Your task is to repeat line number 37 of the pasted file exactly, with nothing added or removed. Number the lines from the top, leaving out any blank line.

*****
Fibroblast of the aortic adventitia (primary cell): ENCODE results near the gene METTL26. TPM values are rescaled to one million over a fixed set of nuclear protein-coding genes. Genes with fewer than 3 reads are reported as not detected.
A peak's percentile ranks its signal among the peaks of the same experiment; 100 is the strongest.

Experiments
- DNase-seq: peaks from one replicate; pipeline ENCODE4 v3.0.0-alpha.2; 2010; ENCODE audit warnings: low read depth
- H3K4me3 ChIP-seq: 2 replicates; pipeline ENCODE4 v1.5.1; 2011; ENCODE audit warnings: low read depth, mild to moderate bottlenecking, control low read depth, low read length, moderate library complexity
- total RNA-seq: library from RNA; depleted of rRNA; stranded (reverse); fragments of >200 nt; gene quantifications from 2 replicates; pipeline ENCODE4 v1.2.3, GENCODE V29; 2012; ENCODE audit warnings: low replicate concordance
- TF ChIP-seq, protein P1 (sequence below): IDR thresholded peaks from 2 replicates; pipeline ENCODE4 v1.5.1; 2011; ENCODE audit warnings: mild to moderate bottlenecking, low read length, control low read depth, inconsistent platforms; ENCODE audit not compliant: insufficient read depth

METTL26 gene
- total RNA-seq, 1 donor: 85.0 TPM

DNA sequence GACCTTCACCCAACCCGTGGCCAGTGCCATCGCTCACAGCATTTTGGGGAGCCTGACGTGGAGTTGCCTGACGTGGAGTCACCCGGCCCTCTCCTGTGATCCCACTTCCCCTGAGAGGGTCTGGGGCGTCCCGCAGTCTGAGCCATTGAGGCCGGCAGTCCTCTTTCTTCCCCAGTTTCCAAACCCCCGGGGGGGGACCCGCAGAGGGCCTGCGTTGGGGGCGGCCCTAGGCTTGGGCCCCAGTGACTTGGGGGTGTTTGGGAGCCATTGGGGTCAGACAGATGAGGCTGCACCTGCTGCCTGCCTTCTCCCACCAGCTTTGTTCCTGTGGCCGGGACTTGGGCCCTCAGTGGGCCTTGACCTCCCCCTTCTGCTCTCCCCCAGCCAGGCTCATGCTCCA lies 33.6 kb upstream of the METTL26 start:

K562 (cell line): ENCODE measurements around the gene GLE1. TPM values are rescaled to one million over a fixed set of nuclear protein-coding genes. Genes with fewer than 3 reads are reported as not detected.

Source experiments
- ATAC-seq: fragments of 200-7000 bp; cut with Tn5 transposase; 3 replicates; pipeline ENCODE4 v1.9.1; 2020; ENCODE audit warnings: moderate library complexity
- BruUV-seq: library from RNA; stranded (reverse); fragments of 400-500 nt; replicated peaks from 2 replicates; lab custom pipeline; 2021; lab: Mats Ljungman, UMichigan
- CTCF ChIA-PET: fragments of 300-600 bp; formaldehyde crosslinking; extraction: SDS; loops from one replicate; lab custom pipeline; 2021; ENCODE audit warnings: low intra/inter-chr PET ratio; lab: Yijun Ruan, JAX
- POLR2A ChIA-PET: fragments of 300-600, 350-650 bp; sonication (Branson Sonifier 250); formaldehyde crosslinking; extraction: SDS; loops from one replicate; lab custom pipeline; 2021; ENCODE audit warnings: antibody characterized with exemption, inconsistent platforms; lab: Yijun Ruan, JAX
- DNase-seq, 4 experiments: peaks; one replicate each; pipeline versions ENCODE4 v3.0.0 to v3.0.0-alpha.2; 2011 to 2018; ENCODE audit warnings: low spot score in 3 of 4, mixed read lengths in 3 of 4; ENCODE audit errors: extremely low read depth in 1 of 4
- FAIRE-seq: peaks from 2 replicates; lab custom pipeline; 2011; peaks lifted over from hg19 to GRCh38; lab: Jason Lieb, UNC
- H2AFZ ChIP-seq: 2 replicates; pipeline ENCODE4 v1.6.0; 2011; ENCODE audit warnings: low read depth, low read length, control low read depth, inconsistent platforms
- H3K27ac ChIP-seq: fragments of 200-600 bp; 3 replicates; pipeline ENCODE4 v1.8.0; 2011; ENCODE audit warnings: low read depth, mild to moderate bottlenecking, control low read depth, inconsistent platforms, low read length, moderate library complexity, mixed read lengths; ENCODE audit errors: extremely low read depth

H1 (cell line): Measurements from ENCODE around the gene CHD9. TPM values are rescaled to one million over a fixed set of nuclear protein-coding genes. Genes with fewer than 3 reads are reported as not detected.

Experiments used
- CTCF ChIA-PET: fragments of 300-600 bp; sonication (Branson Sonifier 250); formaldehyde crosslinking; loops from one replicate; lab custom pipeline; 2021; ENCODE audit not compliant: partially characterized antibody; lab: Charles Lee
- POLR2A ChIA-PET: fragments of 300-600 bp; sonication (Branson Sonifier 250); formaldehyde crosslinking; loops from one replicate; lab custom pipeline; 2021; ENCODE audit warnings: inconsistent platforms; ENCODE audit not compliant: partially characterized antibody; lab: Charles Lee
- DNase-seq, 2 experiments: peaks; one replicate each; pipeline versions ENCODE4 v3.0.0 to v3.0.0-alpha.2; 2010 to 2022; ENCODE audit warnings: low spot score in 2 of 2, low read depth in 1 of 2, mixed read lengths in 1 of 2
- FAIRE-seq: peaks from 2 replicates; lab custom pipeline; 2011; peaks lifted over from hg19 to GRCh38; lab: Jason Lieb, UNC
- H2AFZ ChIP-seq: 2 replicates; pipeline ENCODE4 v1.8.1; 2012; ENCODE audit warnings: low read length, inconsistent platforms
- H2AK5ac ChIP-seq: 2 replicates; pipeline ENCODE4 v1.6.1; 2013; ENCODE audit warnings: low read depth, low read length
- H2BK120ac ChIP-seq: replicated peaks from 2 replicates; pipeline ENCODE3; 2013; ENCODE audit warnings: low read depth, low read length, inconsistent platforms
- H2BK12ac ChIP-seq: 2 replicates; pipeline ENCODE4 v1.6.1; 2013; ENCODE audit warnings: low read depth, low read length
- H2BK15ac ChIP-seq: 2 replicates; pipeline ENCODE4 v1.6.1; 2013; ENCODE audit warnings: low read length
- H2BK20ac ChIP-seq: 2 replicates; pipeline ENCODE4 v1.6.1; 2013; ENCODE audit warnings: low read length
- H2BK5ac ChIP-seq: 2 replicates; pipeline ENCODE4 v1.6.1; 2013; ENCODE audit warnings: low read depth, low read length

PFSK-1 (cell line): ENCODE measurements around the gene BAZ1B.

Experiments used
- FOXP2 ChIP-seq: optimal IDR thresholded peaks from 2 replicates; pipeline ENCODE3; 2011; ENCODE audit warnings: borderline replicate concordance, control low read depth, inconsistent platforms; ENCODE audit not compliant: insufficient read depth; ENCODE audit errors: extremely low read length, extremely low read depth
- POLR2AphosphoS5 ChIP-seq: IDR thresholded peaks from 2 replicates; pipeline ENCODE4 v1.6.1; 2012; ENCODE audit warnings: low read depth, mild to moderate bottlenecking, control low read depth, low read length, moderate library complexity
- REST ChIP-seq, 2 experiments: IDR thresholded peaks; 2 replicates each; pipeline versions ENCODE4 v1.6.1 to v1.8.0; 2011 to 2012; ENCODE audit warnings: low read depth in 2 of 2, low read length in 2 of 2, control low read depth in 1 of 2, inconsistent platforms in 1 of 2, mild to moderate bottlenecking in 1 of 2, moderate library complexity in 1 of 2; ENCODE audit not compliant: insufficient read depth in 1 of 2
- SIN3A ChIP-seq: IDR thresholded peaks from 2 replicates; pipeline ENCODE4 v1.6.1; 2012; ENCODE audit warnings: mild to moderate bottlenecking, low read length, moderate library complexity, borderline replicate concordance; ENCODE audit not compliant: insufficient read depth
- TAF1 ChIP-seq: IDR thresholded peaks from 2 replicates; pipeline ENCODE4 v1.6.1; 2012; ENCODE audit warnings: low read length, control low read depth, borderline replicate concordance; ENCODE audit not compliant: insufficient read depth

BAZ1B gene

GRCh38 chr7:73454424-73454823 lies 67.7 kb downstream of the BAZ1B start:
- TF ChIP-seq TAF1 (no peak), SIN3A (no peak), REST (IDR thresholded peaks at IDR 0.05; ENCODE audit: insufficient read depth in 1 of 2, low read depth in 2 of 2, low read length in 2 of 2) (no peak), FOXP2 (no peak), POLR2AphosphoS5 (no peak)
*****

- POLR2AphosphoS5 ChIP-seq: IDR thresholded peaks from 2 replicates; pipeline ENCODE4 v1.6.1; 2012; ENCODE audit warnings: low read depth, mild to moderate bottlenecking, control low read depth, low read length, moderate library complexity